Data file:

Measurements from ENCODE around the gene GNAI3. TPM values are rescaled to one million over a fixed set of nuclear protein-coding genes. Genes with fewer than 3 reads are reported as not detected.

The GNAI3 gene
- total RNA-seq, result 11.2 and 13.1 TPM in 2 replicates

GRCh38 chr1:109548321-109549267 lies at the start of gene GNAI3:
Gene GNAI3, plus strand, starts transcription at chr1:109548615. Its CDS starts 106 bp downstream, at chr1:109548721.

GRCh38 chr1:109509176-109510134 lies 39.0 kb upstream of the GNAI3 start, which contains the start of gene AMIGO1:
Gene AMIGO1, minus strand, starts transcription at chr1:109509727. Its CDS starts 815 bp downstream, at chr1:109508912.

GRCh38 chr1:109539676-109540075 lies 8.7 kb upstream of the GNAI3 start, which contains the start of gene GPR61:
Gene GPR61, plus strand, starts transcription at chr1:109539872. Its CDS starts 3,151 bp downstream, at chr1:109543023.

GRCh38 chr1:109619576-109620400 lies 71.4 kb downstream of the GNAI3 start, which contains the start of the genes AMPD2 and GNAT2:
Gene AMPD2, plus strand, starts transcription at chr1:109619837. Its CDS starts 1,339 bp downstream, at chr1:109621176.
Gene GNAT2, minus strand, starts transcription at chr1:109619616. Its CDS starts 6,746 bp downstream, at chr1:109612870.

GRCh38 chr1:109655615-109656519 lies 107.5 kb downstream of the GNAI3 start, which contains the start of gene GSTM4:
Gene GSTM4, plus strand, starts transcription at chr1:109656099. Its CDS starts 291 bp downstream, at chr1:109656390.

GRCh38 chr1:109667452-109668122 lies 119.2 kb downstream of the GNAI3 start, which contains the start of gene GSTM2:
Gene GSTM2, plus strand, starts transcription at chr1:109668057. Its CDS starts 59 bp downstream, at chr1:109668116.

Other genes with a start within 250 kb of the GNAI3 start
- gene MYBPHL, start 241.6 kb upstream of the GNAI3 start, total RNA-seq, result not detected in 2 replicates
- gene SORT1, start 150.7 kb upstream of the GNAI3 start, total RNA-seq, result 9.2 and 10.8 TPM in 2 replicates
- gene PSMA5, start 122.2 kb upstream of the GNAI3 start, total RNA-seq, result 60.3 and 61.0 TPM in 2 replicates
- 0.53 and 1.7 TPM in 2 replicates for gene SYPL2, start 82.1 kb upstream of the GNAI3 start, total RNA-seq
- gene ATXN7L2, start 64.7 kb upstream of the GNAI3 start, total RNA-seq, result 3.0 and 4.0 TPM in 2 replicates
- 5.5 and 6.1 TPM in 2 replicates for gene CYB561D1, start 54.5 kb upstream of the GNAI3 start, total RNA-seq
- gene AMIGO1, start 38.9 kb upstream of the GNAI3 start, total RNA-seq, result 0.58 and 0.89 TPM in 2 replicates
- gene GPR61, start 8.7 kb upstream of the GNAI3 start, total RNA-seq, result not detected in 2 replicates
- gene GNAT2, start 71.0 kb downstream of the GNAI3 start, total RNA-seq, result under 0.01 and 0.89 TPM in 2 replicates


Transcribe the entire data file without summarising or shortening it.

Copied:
Measurements from ENCODE around the gene GNAI3. TPM values are rescaled to one million over a fixed set of nuclear protein-coding genes. Genes with fewer than 3 reads are reported as not detected.

The GNAI3 gene
- total RNA-seq, result 11.2 and 13.1 TPM in 2 replicates

GRCh38 chr1:109548321-109549267 lies at the start of gene GNAI3:
Gene GNAI3, plus strand, starts transcription at chr1:109548615. Its CDS starts 106 bp downstream, at chr1:109548721.

GRCh38 chr1:109509176-109510134 lies 39.0 kb upstream of the GNAI3 start, which contains the start of gene AMIGO1:
Gene AMIGO1, minus strand, starts transcription at chr1:109509727. Its CDS starts 815 bp downstream, at chr1:109508912.

GRCh38 chr1:109539676-109540075 lies 8.7 kb upstream of the GNAI3 start, which contains the start of gene GPR61:
Gene GPR61, plus strand, starts transcription at chr1:109539872. Its CDS starts 3,151 bp downstream, at chr1:109543023.

GRCh38 chr1:109619576-109620400 lies 71.4 kb downstream of the GNAI3 start, which contains the start of the genes AMPD2 and GNAT2:
Gene AMPD2, plus strand, starts transcription at chr1:109619837. Its CDS starts 1,339 bp downstream, at chr1:109621176.
Gene GNAT2, minus strand, starts transcription at chr1:109619616. Its CDS starts 6,746 bp downstream, at chr1:109612870.

GRCh38 chr1:109655615-109656519 lies 107.5 kb downstream of the GNAI3 start, which contains the start of gene GSTM4:
Gene GSTM4, plus strand, starts transcription at chr1:109656099. Its CDS starts 291 bp downstream, at chr1:109656390.

GRCh38 chr1:109667452-109668122 lies 119.2 kb downstream of the GNAI3 start, which contains the start of gene GSTM2:
Gene GSTM2, plus strand, starts transcription at chr1:109668057. Its CDS starts 59 bp downstream, at chr1:109668116.

Other genes with a start within 250 kb of the GNAI3 start
- gene MYBPHL, start 241.6 kb upstream of the GNAI3 start, total RNA-seq, result not detected in 2 replicates
- gene SORT1, start 150.7 kb upstream of the GNAI3 start, total RNA-seq, result 9.2 and 10.8 TPM in 2 replicates
- gene PSMA5, start 122.2 kb upstream of the GNAI3 start, total RNA-seq, result 60.3 and 61.0 TPM in 2 replicates
- 0.53 and 1.7 TPM in 2 replicates for gene SYPL2, start 82.1 kb upstream of the GNAI3 start, total RNA-seq
- gene ATXN7L2, start 64.7 kb upstream of the GNAI3 start, total RNA-seq, result 3.0 and 4.0 TPM in 2 replicates
- 5.5 and 6.1 TPM in 2 replicates for gene CYB561D1, start 54.5 kb upstream of the GNAI3 start, total RNA-seq
- gene AMIGO1, start 38.9 kb upstream of the GNAI3 start, total RNA-seq, result 0.58 and 0.89 TPM in 2 replicates
- gene GPR61, start 8.7 kb upstream of the GNAI3 start, total RNA-seq, result not detected in 2 replicates
- gene GNAT2, start 71.0 kb downstream of the GNAI3 start, total RNA-seq, result under 0.01 and 0.89 TPM in 2 replicates